China to probe CCTV host after video of him insulting Mao Zedong goes viral online

BEIJING (Reuters) - China's main state broadcaster, CCTV, will investigate one of its anchors after a video of him insulting the founder of modern China Mao Zedong went viral on social media sites.

In a brief statement released on its website late on Wednesday, CCTV said the remarks of its anchor Bi Fujian "had a serious social impact". "We will seriously handle the matter in line with related regulations and based on careful investigation," it said without elaborating.

In the video, which is still circulating on social media sites, Mr Bi sings parts of a Cultural Revolution-era opera called Taking Tiger Mountain by Strategy, and then inserts his own comments, including that Mao lead the people to misery.

In a statement on his official microblog, Bi said he felt "extreme remorse and hurt" for the effect of his words. "I sincerely offer my deep apologies to society. As a public figure, I will certainly learn a lesson."

The decision to investigate Mr Bi has generated much anger on the Internet, with many people saying he should not be rebuked. On one Weibo poll, 80 per cent of respondents said Mr Bi should not apologise. "Criticising Mao in private is something that can still be hyped up? It's been done in public not only overseas but also in China," wrote prominent liberal economist Mao Yushi on his microblog.

The Global Times, a popular tabloid published by the Communist Party's official People's Daily, said that Mr Bi, 56, was known for hosting a talent show on CCTV. He has also hosted CCTV's Chinese New Year's special since 2011, it added.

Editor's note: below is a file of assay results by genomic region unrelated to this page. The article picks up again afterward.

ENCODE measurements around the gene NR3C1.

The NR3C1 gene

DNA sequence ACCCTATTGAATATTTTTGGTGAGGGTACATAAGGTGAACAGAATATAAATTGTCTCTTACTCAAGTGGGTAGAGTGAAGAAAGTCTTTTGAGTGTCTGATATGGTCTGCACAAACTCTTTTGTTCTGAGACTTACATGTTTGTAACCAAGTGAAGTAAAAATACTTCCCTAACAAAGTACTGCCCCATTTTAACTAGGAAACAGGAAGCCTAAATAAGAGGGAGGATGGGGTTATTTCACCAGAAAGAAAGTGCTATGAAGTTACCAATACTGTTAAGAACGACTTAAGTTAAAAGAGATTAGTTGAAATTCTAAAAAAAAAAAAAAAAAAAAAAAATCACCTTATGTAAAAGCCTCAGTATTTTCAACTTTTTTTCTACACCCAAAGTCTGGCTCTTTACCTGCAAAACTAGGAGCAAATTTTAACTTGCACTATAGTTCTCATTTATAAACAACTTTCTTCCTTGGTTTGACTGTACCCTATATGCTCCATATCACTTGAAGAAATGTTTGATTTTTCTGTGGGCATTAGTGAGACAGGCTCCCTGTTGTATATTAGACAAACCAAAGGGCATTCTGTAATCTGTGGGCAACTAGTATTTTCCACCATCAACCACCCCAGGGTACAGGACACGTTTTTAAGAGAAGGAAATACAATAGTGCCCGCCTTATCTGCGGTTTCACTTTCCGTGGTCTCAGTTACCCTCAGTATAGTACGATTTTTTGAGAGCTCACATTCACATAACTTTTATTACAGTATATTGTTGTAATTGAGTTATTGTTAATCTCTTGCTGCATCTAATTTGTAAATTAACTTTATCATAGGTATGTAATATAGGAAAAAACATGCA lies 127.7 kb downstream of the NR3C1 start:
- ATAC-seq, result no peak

The network is viewed by the government as an enormously influential and useful propaganda tool abroad, and at home where authorities keep a tight rein on domestic media.

However, CCTV has faced allegations of corruption, and its staid format and repetitive programming means it has struggled to win over a younger audience which can easily access racier content from Hong Kong, Taiwan, South Korea and the United States online.

Mao, who died in 1976, remains a divisive figure. His image adorns banknotes and his embalmed body attracts hundreds, if not thousands, of visitors a day to Beijing. While the ruling Communist Party has acknowledged that Mao made mistakes, there has yet to be an official accounting for the chaos of the Cultural Revolution or the millions of deaths from starvation during the 1958-1961 Great Leap Forward.

Mao has also become a potent symbol for leftists within the Communist Party who feel that three decades of market-based reform have gone too far, creating social inequalities like a yawning rich-poor gap and pervasive corruption.

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